This was announced late February, but I just found out about it. From the US Naval War College: Navy higher education libraries announce digital archives and preservation collaborative. “U.S. Naval War College (NWC) Library has announced initial implementation of TRIREME digital repository and preservation system. The name TRIREME comes from the ancient Mediterranean maritime vessels with three banks of oars. It stands as a metaphor for the three institutions of higher education involved in the initial pilot project: the Naval Postgraduate School in Monterey, Calif.; the U.S. Naval Academy in Annapolis, Md.; and NWC. TRIREME is the result of a two-year collaboration between Navy higher education libraries and a leading software developer in digital preservation technology and was launched worldwide today. It is open to the public.” Didn’t seem like a lot was here yet and it’s really tough to browse.
Digirati: Digirati to build Indigenous Digital Archive platform. “Digirati are building a new open source crowdsourcing platform for the Indigenous Digital Archive, a project of the Museum of Indian Arts and Culture in Santa Fe. The project will enable engagement with authentic public documents of community history, government actions, and civic life in New Mexico. The first phase will focus on open public records related to land and to the government Indian Boarding Schools from the late 1800s into the 1920s and 30s.”
Washington Post: This is how you photograph a million dead plants without losing your mind. “The sounds fill the windowless room deep in the bowels of the National Museum of Natural History where she works. Eight hours a day, five days a week, every week for the past 16 months, [Rochelle] Safo has helped operate a huge conveyor belt designed to digitize the museum’s vast botany collection. Deftly, she and her two fellow digitizers place papers bearing pressed plants on the belt, pass them under a camera, snap a photo, check the image on the computer, then replace the sheets in their folder. Click, beep, whir.” It’s good to remember how much work goes into the digital archives we see online.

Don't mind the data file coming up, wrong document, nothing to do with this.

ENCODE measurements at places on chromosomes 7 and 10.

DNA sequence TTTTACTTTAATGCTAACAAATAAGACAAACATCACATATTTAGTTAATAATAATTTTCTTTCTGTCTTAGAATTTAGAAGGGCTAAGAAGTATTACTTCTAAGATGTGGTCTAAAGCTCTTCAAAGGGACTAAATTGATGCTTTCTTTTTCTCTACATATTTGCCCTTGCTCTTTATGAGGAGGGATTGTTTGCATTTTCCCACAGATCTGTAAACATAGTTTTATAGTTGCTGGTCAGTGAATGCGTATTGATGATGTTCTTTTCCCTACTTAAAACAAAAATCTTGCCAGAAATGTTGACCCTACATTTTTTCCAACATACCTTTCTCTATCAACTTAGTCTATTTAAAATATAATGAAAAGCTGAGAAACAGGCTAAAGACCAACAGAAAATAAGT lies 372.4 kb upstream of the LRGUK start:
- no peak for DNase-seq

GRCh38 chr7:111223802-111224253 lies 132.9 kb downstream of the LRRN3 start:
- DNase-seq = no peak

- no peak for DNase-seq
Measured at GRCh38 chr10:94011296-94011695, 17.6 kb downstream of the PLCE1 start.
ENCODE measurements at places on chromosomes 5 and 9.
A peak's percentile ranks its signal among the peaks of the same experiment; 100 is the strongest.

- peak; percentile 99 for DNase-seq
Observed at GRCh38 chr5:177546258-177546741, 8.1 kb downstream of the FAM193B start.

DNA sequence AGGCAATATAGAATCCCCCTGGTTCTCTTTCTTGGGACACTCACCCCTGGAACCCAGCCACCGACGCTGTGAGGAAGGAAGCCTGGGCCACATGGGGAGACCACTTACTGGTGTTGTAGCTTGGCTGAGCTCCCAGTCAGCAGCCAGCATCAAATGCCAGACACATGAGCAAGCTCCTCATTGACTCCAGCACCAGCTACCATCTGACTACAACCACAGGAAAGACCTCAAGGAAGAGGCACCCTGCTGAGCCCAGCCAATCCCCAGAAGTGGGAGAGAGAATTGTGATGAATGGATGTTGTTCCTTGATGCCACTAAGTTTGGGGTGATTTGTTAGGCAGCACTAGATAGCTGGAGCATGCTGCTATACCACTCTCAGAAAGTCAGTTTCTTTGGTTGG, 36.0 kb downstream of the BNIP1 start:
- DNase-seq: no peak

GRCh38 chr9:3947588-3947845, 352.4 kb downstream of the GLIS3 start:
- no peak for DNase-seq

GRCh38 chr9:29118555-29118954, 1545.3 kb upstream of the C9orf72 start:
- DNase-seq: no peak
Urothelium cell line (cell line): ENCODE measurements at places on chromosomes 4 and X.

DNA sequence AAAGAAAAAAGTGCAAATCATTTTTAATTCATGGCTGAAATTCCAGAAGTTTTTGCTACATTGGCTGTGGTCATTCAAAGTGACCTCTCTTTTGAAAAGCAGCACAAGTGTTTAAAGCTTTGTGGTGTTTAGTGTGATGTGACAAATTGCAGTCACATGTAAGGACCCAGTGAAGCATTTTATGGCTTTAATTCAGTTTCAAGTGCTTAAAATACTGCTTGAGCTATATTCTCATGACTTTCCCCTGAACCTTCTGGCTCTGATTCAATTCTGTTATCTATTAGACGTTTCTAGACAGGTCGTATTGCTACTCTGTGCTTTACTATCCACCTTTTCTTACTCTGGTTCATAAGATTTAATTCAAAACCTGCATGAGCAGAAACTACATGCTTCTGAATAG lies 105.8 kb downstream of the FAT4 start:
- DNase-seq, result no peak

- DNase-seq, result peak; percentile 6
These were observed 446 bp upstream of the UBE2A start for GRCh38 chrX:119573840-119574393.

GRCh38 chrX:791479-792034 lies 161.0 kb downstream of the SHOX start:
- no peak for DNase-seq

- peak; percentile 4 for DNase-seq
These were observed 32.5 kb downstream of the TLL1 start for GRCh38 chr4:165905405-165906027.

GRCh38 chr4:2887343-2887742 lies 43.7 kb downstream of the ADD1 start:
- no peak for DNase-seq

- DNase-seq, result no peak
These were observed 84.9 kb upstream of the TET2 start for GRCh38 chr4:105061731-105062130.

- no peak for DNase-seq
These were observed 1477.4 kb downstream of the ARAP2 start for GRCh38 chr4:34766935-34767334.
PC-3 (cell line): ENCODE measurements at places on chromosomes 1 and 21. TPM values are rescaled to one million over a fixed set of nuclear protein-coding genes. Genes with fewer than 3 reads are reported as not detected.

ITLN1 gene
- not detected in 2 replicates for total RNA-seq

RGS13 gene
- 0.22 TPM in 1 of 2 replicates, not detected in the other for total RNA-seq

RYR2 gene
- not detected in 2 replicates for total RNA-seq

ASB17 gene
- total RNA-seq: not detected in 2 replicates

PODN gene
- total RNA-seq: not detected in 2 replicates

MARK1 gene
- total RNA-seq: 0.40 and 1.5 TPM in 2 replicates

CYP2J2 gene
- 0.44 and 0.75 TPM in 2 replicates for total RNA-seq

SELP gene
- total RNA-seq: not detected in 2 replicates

From the British Library: Re-imagining a catalogue of illuminated manuscripts – from search to browse. “As the final project for my Masters in Computer Science at UCL, I worked with the British Library to design and start to implement alternative ways of exploring the collection. This project had some constraints in time, knowledge and resources. The final deadline for submission was only four months after receiving the project outline and the success of the project rested on the knowledge, experience and research of a fresh-faced rookie (me) using whatever tools I had the wherewithal to cobble together (open source software running on a virtual machine server hosted by UCL).”
Sioux City Iowa’s public museum has created a new online gallery. “Sioux City’s Public Museum is beginning an effort to show its extensive collection of artifacts and photos online…. The website currently showcases 203 objects, about half from the permanent gallery and half from storage.” Early days yet.
Heh. From Preservica: How Not to Build a Digital Archive: Lessons from the Dark Side of the Force. “Fans of the latest Star Wars saga Rogue One will notice that Digital Archiving forms a prominent part in the new film. This is good news for all of us in the industry, as we can use it as an example of how we are working every day to ensure the durability and security of our content…. However, all is not perfect with the Empire’s choice of archiving technology, and we couldn’t help but notice the following flaws in their Digital Preservation policy…”
The government of Queensland Australia is working on its first digital archive. “The Queensland Government is putting out the call globally to build the state’s first digital archive. Innovation Minister Leeanne Enoch will next month invite a worldwide expression of interest for the mammoth project.”